PlatonThe British photographer had us in rapt attention as he was describing the circumstances under which he photographed the likes of Bill Clinton, Vladimir Putin, Edward Snowden and others. When photographing Putin (at gunpoint), Platon said, “I’m an Englishman who loves the Beatles, do you?” And Putin replied: “I like the Beatles.” When Platon asked who his favorite Beatle was, Putin said, “Paul.” The exchange created just enough of a connection between Platon and his subject to allow the photographer to take such a revealing photograph. How else would he have been able to get within two inches of the man’s face? Amazing.

So much more was said, but we couldn’t possibly fit it all here. Click here to see the full list of speakers and their bios, and stay tuned for videos of each presentation. They are so worth watching. And if you’ve made it this far into this piece and STILL want to know more, here’s what happened at PopTech in 180 seconds.

For the last three years, Media Impact Funders has been working with PopTech to provide discounted admission for funders. Now through the end of the month, take advantage of the early registration rate of $1,600 for next year’s conference, happening Oct. 19-21. Click here for more details, and let us know if you are interested in participating next year.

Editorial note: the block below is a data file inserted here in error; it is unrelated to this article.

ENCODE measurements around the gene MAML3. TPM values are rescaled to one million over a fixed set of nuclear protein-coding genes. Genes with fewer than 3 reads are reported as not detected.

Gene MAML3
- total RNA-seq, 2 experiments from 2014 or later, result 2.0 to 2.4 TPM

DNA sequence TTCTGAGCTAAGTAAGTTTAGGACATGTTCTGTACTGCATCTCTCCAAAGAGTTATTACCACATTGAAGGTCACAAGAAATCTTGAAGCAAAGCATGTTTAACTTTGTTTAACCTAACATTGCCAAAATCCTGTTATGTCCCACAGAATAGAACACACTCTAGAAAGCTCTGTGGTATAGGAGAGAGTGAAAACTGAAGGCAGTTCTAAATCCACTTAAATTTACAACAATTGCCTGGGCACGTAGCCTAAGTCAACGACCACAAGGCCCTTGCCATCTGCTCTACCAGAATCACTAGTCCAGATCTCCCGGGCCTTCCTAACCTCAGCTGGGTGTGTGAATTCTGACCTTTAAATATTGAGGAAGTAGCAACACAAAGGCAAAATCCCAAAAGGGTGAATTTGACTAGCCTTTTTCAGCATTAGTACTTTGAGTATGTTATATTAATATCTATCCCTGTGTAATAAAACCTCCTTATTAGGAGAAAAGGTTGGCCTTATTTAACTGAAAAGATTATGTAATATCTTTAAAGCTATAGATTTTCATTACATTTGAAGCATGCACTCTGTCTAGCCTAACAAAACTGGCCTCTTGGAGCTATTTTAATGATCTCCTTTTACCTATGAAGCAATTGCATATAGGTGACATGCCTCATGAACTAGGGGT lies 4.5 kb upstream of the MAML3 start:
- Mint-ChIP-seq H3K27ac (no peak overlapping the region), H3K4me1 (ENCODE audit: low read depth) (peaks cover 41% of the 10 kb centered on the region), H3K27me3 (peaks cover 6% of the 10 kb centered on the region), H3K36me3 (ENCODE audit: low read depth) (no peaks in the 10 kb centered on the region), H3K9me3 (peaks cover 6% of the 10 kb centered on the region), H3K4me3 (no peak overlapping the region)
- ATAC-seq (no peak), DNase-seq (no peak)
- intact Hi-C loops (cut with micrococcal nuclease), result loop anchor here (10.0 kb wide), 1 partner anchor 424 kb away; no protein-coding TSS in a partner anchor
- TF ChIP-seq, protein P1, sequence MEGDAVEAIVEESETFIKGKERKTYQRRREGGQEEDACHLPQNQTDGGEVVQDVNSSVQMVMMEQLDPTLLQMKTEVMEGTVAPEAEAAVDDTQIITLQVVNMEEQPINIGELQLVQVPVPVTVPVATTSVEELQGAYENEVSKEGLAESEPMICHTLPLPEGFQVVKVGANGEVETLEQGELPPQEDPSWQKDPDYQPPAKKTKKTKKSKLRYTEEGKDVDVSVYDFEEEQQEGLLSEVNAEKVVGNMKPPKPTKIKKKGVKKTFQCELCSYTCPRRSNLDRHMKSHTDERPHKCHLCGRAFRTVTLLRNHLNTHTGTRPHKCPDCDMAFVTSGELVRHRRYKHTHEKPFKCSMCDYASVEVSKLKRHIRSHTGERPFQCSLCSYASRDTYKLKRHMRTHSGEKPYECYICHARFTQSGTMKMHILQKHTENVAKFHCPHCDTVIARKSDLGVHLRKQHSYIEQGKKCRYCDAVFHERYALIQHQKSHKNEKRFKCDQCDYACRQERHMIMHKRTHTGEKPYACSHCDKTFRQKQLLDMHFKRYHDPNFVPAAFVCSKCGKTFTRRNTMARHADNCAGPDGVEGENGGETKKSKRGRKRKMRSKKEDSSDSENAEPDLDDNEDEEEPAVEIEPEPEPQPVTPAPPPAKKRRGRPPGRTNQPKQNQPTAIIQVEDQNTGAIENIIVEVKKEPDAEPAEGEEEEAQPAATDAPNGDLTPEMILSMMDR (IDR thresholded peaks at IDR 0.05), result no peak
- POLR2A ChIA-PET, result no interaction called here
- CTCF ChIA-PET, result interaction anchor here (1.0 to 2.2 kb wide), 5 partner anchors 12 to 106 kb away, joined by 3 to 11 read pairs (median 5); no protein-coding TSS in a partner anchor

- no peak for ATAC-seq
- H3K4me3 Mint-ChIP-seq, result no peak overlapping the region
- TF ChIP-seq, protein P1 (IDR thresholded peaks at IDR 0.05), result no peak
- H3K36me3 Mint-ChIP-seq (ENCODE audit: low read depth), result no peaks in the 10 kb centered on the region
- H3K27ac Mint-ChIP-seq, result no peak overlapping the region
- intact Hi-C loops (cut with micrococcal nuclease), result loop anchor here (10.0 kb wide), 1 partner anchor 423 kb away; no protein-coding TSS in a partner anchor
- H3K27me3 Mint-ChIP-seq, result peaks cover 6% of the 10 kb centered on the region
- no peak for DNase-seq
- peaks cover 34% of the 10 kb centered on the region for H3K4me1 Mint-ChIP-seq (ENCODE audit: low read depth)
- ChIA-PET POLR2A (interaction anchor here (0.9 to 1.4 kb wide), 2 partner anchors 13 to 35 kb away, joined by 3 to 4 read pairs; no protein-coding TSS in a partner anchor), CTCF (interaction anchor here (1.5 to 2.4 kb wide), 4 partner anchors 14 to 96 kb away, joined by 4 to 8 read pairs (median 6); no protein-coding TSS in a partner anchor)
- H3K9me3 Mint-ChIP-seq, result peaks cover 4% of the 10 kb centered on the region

About the Author
Nina Sachdev

Nina Sachdev

Director of Communications

Nina Sachdev brings more than 20 years of journalism, news editing and marketing experience to her role as a communications director for Media Impact Funders (MIF). Since joining MIF in 2016, Nina has been leading efforts to showcase the power of media, journalism and storytelling to the philanthropic community. Through strategic communications, member engagement strategies and high-profile speaking events, Nina works to educate and inspire funders to make more strategic decisions about their media funding. Nina brings with her from her journalism days a special focus on sexual assault and reproductive health, and is a tireless advocate for the importance of quality, impactful media and journalism around these topics.
Nina cut her teeth in journalism at The Dallas Morning News, where—as an intern on the copy desk—she was tasked with editing the obituaries of famous people who hadn’t yet died. Since then, Nina has worked at The Santa Rosa Press Democrat, The Philadelphia Daily News and The Philadelphia Weekly in almost every editorial capacity imaginable, including senior editor, A1 editor (when that used to be a thing) and slot (does anyone remember that being a thing?).
Nina is the creator and editor of the award-winning The Survivors Project: Telling the Truth About Life After Sexual Abuse, which exposes the reality of healing from the effects of sexual abuse. Nina holds an M.A. in journalism from Temple University. She lives in Philadelphia with her family.